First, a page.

Guilt, guilt and more guilt. Oh, and some shame too

Another way to attempt to guilt you is to ask you, “what would God want you to do?” (As if these people have this answer! lol) And then they ask, “Can’t we just start anew?”(this being said over and over, even after the abuser has had multiple chances to repair the relationship) “Can’t we just start anew” is another guilt trip laden remark. The person asking this question just wants you to shut up and stop trying to make the abuser and enabler change anything. Let’s start anew means, let’s sweep it under the rug like we always do. They want to go back to the way it was, but SAY things have changed, when in fact, they haven’t changed a bit.

People in dysfunctional relationships like things to stay the same. They may not like the behavior of the abusive person, but be sure, if you try to break the cycle at all, you will become the “hateful angry one” who is a “troublemaker” who is “always arguing with people”. The list goes on and on…Anything is used to put the focus on you rather than where it belongs.

Actions always speak loudest

The words of abusive people never match their actions. This feels so good to finally realize why it never felt good to be around them in the first place. I could not figure that out. They tell me, “My intention has never been to hurt you”, which I used to think, ok, well they didn’t mean to. I would still feel crappy, but I thought it was just me. When in reality this statement actually means, “I will not take responsibility because I didn’t mean to hurt you.” So hurting someone and not having to apologize is ok if you say you didn’t mean to? Also, if the abusive person continues to hurt you, their words mean absolutely nothing. They just say these words because they think it gets them off the hook from having to take responsibility for their actions. They don’t want to take responsibility for something they believe you deserved because you “disrespected” them by simply disagreeing with them.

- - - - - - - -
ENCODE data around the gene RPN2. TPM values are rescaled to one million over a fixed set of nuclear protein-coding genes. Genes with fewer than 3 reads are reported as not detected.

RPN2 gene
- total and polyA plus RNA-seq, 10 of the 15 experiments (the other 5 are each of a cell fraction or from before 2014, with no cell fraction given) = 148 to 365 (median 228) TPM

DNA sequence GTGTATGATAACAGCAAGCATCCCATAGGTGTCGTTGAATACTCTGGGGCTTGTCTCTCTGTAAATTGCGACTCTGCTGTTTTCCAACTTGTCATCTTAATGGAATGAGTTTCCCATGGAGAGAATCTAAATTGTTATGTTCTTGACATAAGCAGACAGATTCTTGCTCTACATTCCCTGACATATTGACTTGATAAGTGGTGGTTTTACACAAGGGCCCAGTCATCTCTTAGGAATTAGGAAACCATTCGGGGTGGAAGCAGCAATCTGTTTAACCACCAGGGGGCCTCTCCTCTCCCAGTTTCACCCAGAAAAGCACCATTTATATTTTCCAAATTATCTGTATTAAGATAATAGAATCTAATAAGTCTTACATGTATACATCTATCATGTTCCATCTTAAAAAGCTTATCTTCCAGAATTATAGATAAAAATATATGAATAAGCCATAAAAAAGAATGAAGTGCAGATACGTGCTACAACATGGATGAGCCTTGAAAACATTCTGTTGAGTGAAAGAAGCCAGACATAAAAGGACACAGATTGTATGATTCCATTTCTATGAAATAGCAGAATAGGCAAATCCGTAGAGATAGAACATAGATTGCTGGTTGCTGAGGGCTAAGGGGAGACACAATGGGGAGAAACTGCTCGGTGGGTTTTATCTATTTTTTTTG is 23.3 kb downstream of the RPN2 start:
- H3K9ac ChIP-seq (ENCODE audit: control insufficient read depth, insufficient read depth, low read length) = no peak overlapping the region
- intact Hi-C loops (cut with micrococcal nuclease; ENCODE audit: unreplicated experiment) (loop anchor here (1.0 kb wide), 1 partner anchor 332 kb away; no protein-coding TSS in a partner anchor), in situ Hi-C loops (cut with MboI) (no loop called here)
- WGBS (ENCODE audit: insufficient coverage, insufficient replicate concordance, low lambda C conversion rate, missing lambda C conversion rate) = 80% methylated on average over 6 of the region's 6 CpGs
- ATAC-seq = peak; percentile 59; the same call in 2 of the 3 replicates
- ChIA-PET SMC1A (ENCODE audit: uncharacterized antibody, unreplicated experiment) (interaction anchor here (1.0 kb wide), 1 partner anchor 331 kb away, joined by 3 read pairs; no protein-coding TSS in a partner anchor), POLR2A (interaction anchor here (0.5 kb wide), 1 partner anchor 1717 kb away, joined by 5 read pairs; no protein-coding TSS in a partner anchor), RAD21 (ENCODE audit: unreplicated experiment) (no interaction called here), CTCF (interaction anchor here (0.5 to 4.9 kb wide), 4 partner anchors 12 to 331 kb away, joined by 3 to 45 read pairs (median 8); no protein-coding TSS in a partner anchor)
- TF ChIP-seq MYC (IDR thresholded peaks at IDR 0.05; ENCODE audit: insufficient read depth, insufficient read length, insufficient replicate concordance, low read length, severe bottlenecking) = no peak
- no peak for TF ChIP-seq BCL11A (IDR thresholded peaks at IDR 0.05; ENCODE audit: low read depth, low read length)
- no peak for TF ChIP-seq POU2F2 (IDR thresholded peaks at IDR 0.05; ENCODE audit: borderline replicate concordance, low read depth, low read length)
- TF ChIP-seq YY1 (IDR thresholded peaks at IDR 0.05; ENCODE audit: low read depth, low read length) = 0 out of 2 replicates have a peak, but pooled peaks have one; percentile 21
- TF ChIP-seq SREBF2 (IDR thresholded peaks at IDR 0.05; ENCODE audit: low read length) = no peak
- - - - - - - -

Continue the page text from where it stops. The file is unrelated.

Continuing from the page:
“I have unconditional love for you”- doesn’t this statement  sound nice? If you have to tell someone you have unconditional love for them, then its very possible you don’t actually have it. Your actions  would show unconditional love, there should be no need to have to tell someone. When this statement is used in conjunction with the fact that the abuser refuses to take the steps needed in order to heal the relationship, (that they, in fact, ruined) they are trying to guilt you into changing your story, trying to get you to stop saying what is true. They want to be in denial, so they use what most people think is a loving statement, in hopes that you will feel bad enough setting boundaries that you will just let it all go, sweep it under the rug again. Again, trying to make you into the perpetrator because you are the one speaking out, you are the one rocking the boat.

 

Dictionary of abusive/dysfunctional statements: